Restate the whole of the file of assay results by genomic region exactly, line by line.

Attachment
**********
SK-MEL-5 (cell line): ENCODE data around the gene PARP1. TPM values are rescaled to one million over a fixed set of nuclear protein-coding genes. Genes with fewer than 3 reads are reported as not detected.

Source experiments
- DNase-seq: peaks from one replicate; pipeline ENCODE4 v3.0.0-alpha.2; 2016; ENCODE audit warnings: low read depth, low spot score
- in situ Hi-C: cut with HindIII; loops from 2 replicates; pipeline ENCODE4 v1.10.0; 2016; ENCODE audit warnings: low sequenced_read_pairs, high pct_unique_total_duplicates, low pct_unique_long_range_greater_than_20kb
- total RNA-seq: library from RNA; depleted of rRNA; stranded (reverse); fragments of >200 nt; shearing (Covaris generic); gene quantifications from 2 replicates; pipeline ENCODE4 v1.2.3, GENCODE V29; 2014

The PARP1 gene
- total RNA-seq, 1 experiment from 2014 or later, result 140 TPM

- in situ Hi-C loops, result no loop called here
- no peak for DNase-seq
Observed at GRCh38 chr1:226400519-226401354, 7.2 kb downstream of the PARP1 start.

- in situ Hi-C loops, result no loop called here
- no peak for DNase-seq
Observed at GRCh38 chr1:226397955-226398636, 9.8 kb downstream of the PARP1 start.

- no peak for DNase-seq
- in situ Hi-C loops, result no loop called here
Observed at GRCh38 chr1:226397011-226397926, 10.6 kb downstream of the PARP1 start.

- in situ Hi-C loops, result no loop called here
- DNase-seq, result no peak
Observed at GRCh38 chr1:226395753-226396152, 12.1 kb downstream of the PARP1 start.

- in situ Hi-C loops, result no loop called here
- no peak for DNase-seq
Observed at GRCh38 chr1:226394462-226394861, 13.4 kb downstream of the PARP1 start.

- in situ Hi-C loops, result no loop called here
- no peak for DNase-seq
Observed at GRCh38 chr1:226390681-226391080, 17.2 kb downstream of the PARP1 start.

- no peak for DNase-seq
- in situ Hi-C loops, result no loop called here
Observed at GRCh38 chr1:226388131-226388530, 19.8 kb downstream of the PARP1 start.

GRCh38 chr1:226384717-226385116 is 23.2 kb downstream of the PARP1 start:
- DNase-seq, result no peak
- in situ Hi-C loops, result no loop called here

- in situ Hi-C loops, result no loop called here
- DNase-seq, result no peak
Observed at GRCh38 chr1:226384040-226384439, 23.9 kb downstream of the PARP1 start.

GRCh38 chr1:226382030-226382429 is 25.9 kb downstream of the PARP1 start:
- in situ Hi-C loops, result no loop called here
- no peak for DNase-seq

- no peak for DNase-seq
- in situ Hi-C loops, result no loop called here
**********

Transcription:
SK-MEL-5 (cell line): ENCODE data around the gene PARP1. TPM values are rescaled to one million over a fixed set of nuclear protein-coding genes. Genes with fewer than 3 reads are reported as not detected.

Source experiments
- DNase-seq: peaks from one replicate; pipeline ENCODE4 v3.0.0-alpha.2; 2016; ENCODE audit warnings: low read depth, low spot score
- in situ Hi-C: cut with HindIII; loops from 2 replicates; pipeline ENCODE4 v1.10.0; 2016; ENCODE audit warnings: low sequenced_read_pairs, high pct_unique_total_duplicates, low pct_unique_long_range_greater_than_20kb
- total RNA-seq: library from RNA; depleted of rRNA; stranded (reverse); fragments of >200 nt; shearing (Covaris generic); gene quantifications from 2 replicates; pipeline ENCODE4 v1.2.3, GENCODE V29; 2014

The PARP1 gene
- total RNA-seq, 1 experiment from 2014 or later, result 140 TPM

- in situ Hi-C loops, result no loop called here
- no peak for DNase-seq
Observed at GRCh38 chr1:226400519-226401354, 7.2 kb downstream of the PARP1 start.

- in situ Hi-C loops, result no loop called here
- no peak for DNase-seq
Observed at GRCh38 chr1:226397955-226398636, 9.8 kb downstream of the PARP1 start.

- no peak for DNase-seq
- in situ Hi-C loops, result no loop called here
Observed at GRCh38 chr1:226397011-226397926, 10.6 kb downstream of the PARP1 start.

- in situ Hi-C loops, result no loop called here
- DNase-seq, result no peak
Observed at GRCh38 chr1:226395753-226396152, 12.1 kb downstream of the PARP1 start.

- in situ Hi-C loops, result no loop called here
- no peak for DNase-seq
Observed at GRCh38 chr1:226394462-226394861, 13.4 kb downstream of the PARP1 start.

- in situ Hi-C loops, result no loop called here
- no peak for DNase-seq
Observed at GRCh38 chr1:226390681-226391080, 17.2 kb downstream of the PARP1 start.

- no peak for DNase-seq
- in situ Hi-C loops, result no loop called here
Observed at GRCh38 chr1:226388131-226388530, 19.8 kb downstream of the PARP1 start.

GRCh38 chr1:226384717-226385116 is 23.2 kb downstream of the PARP1 start:
- DNase-seq, result no peak
- in situ Hi-C loops, result no loop called here

- in situ Hi-C loops, result no loop called here
- DNase-seq, result no peak
Observed at GRCh38 chr1:226384040-226384439, 23.9 kb downstream of the PARP1 start.

GRCh38 chr1:226382030-226382429 is 25.9 kb downstream of the PARP1 start:
- in situ Hi-C loops, result no loop called here
- no peak for DNase-seq

- no peak for DNase-seq
- in situ Hi-C loops, result no loop called here